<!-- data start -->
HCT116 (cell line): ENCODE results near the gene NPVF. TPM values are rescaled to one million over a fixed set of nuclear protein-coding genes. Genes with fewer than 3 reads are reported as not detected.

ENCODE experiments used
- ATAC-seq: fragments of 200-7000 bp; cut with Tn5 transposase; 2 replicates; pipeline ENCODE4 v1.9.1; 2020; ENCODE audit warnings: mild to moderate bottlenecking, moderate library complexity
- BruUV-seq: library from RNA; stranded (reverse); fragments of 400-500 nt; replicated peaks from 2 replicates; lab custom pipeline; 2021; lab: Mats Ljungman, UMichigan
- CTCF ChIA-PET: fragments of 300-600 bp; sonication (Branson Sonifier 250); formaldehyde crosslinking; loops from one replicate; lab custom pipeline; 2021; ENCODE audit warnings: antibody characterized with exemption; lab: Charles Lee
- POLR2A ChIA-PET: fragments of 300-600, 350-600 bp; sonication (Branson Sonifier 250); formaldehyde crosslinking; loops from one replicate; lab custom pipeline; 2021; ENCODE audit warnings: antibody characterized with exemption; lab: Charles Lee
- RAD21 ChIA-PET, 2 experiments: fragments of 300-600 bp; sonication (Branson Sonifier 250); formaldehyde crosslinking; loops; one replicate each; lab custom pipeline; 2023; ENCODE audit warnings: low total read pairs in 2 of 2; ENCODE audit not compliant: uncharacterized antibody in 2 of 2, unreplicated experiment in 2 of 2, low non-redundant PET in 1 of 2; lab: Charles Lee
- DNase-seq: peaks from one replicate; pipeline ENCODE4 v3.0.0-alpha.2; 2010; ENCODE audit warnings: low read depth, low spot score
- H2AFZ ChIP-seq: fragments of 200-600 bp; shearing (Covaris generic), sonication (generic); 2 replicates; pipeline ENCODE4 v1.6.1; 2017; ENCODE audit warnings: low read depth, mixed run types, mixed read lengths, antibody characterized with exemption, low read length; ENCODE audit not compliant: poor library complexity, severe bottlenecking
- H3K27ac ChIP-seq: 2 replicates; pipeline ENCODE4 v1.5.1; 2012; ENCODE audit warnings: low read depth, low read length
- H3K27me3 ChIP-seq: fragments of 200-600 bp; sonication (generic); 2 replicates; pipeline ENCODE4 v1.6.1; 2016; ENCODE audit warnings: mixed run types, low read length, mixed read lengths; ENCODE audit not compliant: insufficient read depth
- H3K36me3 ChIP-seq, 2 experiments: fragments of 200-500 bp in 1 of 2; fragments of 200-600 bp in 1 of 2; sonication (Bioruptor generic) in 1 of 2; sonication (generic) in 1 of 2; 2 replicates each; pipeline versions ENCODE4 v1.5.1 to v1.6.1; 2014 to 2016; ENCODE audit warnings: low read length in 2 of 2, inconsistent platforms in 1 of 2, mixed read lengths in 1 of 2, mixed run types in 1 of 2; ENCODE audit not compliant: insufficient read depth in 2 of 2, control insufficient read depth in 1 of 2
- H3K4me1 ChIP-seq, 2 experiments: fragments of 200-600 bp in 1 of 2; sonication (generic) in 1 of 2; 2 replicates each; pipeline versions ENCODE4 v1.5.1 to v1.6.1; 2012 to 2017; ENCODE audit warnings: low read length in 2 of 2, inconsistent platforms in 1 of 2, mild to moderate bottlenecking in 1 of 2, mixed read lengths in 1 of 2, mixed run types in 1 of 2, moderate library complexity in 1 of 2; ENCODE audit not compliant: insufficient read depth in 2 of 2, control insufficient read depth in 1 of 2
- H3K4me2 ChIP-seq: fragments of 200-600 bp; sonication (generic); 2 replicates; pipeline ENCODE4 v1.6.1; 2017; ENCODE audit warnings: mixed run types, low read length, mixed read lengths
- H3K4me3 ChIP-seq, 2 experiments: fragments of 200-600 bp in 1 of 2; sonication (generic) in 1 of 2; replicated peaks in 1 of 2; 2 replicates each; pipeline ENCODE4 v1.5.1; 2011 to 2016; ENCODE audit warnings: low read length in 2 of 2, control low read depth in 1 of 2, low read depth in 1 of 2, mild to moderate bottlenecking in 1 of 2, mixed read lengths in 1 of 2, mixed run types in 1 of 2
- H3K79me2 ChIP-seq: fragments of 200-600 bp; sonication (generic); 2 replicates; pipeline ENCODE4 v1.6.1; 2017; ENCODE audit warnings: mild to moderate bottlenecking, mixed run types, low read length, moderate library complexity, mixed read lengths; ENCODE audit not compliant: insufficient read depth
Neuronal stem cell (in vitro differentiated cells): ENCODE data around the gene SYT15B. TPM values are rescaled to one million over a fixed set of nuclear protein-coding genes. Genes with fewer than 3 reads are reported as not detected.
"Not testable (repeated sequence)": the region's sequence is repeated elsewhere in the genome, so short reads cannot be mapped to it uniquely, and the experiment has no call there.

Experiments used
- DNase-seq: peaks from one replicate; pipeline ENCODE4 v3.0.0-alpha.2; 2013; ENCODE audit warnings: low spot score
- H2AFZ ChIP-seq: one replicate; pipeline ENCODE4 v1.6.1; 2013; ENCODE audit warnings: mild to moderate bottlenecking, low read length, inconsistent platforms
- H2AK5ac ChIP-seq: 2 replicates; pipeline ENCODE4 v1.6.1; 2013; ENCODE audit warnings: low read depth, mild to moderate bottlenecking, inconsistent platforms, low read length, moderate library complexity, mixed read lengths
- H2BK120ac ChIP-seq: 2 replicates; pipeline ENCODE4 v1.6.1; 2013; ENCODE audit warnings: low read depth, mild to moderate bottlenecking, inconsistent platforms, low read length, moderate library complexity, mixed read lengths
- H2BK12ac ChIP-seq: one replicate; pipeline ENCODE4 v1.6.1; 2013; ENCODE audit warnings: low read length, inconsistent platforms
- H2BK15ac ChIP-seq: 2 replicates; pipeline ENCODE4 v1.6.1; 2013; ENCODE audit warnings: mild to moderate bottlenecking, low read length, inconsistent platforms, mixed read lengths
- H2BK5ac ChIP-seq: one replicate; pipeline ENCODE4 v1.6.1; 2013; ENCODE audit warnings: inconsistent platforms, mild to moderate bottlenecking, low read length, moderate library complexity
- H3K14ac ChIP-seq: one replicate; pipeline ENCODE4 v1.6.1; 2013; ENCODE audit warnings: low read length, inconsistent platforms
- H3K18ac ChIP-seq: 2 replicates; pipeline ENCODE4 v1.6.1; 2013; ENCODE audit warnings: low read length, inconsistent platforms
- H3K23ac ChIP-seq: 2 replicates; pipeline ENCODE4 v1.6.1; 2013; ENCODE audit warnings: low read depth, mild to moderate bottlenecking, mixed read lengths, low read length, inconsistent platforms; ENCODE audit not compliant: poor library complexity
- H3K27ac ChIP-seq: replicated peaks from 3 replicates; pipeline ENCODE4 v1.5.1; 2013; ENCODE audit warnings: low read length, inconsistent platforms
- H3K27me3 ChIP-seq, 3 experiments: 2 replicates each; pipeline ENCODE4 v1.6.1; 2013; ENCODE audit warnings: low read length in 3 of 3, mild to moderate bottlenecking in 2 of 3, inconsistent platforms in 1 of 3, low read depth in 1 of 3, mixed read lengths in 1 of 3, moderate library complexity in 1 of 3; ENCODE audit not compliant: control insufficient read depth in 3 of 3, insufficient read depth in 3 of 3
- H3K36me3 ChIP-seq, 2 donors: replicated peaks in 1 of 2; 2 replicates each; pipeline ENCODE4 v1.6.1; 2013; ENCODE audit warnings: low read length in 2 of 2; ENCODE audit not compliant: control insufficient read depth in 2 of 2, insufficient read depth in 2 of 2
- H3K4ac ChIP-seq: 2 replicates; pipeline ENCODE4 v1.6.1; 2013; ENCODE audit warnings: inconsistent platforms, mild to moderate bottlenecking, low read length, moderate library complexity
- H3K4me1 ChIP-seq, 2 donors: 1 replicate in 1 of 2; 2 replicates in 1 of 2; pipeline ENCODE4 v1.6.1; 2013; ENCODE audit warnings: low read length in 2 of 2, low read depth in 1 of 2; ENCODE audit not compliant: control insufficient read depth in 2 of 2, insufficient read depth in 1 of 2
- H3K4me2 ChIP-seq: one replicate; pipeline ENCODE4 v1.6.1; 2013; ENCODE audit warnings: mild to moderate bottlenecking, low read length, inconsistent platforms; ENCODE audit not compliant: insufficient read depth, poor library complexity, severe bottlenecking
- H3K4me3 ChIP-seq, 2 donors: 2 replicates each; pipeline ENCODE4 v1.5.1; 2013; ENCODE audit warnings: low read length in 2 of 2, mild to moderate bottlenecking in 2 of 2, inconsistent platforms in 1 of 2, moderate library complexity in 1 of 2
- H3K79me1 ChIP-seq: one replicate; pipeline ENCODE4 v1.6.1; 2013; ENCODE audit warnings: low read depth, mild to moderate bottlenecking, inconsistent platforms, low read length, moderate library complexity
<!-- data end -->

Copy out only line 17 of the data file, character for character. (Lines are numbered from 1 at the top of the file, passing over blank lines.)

Neuronal stem cell (in vitro differentiated cells): ENCODE data around the gene SYT15B. TPM values are rescaled to one million over a fixed set of nuclear protein-coding genes. Genes with fewer than 3 reads are reported as not detected.